The "One Lord" Deception
Some trinitarians will quote Deuteronomy 6:4 from the King James Version (or similar translation) like this: "Hear, O Israel: The LORD our God is one LORD." Then they will turn to 1 Corinthians 8:6, where we read that to the church there is "one Lord Jesus Christ." There is "one Lord", they say, and that "one Lord" is Jesus. Most scholars should know that the two scriptures are not speaking of the same thing. In Deuteronomy 6:4, the KJV, as well as many other translations have substituted "LORD" for the divine name. This should not be done, and to those ignorant of the truth, the above reasoning seems logical. Some will claim that the Greek word "kurios", often rendered "the Lord" in the New Testament, means "Jehovah", since in the extant Greek NT manuscripts we find that kurios is often substituted for the divine name. Such is sophistry, however, for kurios is used of others than Jehovah in the NT, as well as in other Greek writings.* The word "kurios" does not mean "Jehovah", any more than the Hebrew words for "Lord", such as "adon" or "adonai"**, mean "Jehovah". 1 Corinthians 8:6 is not identifying Jesus as the one Jehovah of Deuteronomy 8:6.
*See our studies on the holy name:
*See our studies on the holy name:
Likewise, sometimes our trinitarian neighbors will compare Deuteronomy 6:4 and 1 Corinthians 6:8 with Zechariah 14:9, using the King James Version, or a similar translation, to reach the conclusion that the "one Lord" of these scriptures is Jesus. Zechariah 14:9, reads, according to the King James Version, "And the LORD shall be king over all the earth: in that day shall there be one LORD, and his name one." By use of the word "LORD" in all caps, the KJV shows that in the Hebrew, the divine name appears, and that "the LORD" has been substituted for the divine name. Thus the World English Bible translation renders this verse in this manner: "Yahweh will be King over all the earth. In that day Yahweh will be one, and his name one." By this we can readily see that Zechariah 14:9 is not speaking about the Lord Jesus, as in 1 Corinthians 8:6, but rather of Yahweh, the God and Father of Jesus.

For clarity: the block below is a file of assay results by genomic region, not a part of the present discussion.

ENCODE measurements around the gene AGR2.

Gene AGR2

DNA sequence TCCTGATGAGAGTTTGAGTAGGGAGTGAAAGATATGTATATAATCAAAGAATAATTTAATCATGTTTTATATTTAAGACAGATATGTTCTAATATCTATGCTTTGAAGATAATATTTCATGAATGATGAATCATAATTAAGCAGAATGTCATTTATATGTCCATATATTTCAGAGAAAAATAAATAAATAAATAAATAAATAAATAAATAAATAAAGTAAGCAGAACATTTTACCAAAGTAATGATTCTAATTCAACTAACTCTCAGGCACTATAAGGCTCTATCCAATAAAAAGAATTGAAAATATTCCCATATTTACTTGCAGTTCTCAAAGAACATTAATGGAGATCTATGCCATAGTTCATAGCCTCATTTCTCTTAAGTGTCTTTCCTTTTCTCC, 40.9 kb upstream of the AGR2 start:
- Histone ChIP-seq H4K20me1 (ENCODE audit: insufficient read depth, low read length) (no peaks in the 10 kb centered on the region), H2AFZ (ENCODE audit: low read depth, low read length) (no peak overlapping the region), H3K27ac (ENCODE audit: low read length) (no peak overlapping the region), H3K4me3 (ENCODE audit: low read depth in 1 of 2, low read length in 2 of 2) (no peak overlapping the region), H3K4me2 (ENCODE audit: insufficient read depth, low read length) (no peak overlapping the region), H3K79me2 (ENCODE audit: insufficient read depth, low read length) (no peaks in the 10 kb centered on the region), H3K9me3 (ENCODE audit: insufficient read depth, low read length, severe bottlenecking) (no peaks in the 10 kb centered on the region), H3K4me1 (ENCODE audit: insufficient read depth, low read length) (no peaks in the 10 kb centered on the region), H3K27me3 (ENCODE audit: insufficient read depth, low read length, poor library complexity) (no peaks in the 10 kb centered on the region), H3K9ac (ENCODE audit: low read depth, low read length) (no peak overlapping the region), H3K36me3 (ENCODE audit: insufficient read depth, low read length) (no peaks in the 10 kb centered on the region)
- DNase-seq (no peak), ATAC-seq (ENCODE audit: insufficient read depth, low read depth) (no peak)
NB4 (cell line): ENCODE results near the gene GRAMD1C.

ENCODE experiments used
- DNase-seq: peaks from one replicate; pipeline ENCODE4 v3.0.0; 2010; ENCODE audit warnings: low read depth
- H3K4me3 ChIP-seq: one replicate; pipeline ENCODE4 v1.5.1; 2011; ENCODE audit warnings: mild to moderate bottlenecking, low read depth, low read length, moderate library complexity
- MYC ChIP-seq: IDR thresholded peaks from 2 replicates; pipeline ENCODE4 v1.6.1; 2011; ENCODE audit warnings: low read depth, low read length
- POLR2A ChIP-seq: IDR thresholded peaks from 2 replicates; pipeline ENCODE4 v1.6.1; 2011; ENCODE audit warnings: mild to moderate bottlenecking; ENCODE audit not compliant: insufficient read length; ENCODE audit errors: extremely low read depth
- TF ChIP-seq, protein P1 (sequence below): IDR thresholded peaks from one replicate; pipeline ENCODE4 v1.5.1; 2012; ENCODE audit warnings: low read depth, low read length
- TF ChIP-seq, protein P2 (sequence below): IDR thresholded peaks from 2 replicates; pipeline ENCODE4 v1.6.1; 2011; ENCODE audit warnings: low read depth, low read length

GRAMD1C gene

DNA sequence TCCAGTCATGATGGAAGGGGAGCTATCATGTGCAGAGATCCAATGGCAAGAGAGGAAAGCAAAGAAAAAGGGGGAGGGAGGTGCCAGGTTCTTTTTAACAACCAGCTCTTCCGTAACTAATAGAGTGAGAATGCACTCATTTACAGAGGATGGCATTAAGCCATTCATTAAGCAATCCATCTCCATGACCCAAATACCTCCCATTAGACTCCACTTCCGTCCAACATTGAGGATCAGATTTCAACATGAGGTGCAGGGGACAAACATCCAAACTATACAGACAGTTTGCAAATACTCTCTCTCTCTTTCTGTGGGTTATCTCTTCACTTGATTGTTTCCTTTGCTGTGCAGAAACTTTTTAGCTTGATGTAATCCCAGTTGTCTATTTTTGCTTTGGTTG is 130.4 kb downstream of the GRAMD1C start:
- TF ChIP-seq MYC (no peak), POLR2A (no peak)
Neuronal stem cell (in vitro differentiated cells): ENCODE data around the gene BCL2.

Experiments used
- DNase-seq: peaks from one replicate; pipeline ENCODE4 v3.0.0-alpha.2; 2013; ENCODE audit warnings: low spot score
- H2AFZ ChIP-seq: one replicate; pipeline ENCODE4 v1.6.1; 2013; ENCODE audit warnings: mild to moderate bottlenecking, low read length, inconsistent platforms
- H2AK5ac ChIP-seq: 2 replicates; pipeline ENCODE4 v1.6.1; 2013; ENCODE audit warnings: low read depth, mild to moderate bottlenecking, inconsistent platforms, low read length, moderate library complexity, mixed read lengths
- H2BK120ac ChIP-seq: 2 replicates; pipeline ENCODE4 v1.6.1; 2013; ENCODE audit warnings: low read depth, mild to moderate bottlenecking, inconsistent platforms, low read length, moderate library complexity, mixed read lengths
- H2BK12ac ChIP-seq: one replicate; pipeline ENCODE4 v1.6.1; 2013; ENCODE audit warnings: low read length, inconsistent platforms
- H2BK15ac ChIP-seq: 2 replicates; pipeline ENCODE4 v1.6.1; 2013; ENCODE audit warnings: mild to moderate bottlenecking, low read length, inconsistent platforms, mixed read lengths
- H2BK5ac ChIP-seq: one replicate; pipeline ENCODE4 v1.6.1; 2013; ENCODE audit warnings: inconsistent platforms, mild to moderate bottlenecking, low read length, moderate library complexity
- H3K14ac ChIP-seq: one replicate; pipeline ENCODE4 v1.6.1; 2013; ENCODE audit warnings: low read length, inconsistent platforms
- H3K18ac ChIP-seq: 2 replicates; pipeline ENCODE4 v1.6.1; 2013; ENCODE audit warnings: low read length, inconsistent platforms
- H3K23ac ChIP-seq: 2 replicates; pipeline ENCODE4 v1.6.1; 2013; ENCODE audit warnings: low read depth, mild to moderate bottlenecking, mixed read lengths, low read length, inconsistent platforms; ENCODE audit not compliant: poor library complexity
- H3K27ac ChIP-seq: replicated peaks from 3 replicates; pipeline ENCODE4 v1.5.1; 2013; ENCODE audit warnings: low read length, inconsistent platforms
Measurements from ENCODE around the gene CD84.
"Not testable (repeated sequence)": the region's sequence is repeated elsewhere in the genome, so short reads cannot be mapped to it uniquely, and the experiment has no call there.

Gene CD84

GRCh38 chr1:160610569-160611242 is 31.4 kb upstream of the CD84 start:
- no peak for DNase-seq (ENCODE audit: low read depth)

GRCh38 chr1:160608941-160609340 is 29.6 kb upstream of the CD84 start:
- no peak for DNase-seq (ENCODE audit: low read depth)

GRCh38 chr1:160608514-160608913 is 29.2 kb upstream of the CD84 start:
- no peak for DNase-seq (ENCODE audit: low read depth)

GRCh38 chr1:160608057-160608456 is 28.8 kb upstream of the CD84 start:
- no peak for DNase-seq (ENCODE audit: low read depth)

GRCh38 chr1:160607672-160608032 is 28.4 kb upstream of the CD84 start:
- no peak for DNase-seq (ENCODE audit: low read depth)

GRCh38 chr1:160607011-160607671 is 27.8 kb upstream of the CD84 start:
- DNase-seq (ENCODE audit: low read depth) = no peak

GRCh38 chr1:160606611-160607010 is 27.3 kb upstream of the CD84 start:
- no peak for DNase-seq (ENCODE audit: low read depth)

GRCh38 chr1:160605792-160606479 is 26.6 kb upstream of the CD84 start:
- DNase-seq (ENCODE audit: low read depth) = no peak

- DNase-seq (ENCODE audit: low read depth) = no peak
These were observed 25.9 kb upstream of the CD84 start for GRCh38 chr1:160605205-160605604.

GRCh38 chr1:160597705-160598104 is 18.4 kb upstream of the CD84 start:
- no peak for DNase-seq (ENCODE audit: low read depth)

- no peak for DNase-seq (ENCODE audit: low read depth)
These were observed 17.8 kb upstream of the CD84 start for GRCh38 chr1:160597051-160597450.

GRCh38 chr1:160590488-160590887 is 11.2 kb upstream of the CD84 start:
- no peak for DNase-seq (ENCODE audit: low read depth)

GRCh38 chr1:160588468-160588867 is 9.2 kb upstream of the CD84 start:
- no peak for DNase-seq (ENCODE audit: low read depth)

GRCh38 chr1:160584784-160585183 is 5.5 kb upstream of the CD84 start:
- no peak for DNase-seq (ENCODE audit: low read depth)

Jesus is Not Jehovah
Jesus is Not Jehovah
Others will say that Jehovah is referred to as "Lord" many times in the Hebrew scriptures, such as Genesis 15:2,8, Exodus 4:10; 5:22; 15:17; 23:17; 24:17; Deuteronomy 3:24; 9:26; 10:17; Joshua 3:13; 7:7; and many more. Thus, they ask, how can only Jesus be the "one Lord", as stated in 1 Corinthians 8:6, if Jehovah is also "Lord"? Actually, 1 Corinthians 8:6 does not state that there is only "one Lord". Let us read 1 Corinthians 8:5,6 from Young's Literal Translation: "for even if there are those called gods, whether in heaven, whether upon earth -- as there are gods many and lords many -- yet to us [is] one God, the Father, of whom [are] the all things, and we to Him; and one Lord, Jesus Christ, through whom [are] the all things, and we through Him." What it says is that "to us [to the church] there is one Lord "through whom are all things, and we through him." Jehovah is "Lord", but he is not the "one Lord" through whom are the all (Greek transliteration: ta panta). Thus to the church, God has appointed one Lord through whom all things are provided from the God and Father of Jesus to the church (as well as the blessings of the age to come), including the existence of the believers as new creatures in Christ. -- John 1:17; Romans 3:22; 5:10,21; 2 Corinthians 1:20; 5:17,18; Galatians 4:7; 6:15; Ephesians 1:5; 2:10; Philippians 1:11; Titus 3:6.